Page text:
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Re: Real-time category
> "PC/Mac software doesn't get to be in the real-time category, cause if
> it runs on MacOS or Windows, it can't honestly be called real-time! It
> can still be very powerful stuff, though...."
> I don't understand the quote, its obviously wrong, I do realtime
> looping since more than a decade with software running on various
> OSes, mostly OS X now. There must be a debate about it...
Hmm no, there has never been a "hardware" vs. "software" debate here :-)
In operating systems, the term "real time" means that it follows some
very strict rules, home computer operating systems are not technically
real-time. Exactly what real-time means is complicated, but basically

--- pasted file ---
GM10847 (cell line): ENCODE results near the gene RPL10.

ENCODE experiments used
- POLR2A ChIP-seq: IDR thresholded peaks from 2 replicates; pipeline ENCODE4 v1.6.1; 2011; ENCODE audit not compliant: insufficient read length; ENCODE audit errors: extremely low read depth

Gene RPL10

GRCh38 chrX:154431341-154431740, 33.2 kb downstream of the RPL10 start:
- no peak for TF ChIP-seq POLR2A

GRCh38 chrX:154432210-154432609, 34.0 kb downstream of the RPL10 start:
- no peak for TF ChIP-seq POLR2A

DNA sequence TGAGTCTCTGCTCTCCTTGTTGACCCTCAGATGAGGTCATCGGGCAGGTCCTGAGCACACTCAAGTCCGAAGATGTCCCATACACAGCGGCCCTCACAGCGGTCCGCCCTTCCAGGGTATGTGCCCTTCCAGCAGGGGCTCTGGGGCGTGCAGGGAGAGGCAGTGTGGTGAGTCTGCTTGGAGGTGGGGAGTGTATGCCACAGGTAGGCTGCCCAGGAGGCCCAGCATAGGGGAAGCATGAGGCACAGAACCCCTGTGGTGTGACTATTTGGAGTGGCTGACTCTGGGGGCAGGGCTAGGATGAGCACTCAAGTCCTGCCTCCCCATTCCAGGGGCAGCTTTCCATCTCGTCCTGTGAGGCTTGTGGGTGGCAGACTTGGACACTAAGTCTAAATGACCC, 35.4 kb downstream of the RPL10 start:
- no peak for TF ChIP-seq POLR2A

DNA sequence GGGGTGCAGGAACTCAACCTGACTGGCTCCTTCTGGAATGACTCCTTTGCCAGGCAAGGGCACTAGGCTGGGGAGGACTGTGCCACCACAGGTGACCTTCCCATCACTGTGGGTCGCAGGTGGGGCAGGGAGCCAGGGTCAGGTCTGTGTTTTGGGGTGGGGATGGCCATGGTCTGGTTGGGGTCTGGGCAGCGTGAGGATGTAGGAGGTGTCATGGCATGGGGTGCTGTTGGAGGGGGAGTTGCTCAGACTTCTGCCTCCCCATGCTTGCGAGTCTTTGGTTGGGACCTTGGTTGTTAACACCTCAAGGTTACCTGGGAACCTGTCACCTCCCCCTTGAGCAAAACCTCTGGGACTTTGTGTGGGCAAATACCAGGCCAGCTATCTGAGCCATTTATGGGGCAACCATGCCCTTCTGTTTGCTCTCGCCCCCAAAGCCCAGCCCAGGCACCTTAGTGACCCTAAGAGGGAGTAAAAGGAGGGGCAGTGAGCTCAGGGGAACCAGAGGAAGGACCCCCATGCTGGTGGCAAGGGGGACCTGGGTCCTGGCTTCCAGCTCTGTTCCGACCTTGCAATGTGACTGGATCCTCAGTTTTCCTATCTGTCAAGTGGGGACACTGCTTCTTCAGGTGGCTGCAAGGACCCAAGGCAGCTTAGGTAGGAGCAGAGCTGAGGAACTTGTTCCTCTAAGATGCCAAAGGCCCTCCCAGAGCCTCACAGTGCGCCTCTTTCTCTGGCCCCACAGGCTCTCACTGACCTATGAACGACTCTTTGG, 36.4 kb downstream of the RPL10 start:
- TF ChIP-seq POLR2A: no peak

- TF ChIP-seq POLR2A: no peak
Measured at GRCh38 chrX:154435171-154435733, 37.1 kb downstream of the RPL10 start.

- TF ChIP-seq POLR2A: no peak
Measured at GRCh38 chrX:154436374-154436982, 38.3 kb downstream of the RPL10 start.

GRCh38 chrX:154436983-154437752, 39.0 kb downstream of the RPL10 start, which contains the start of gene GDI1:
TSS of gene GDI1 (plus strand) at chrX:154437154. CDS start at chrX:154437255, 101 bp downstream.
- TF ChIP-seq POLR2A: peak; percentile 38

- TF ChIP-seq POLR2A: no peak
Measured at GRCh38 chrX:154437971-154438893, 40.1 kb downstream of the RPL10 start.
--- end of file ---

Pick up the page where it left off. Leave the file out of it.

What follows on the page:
the OS is designed guarantee that certain operations such as servicing
an audio or MIDI interrupt happen within a small and consistent period
It is certainly debatable whether this distinction is important in
modern PC operating systems. There are techniques that can be used to
partially solve the problems and many people find them acceptable.
For all practical purposes "buffering" solves the problem of
inconsistent servicing of audio interrupts but buffering adds
"latency" which will be much higher on a PC OS than a real-time OS.
Some people cannot tolerate this higher latency, others can.
Buffering can't solve everything, if you are running an audio
application at the same time as you are defragmenting your hard disk
or playing Half-Life then you will have "glitches" no matter how large
the buffer is. But these situations can usually be avoided during a
To me there isn't really a debate. Both dedicated hardware and
general purpose computers have strengths and weaknesses. It is a
personal choice which strengths you prefer and which weaknesses you
are willing to accept. Unlike politics, neither side is necessarily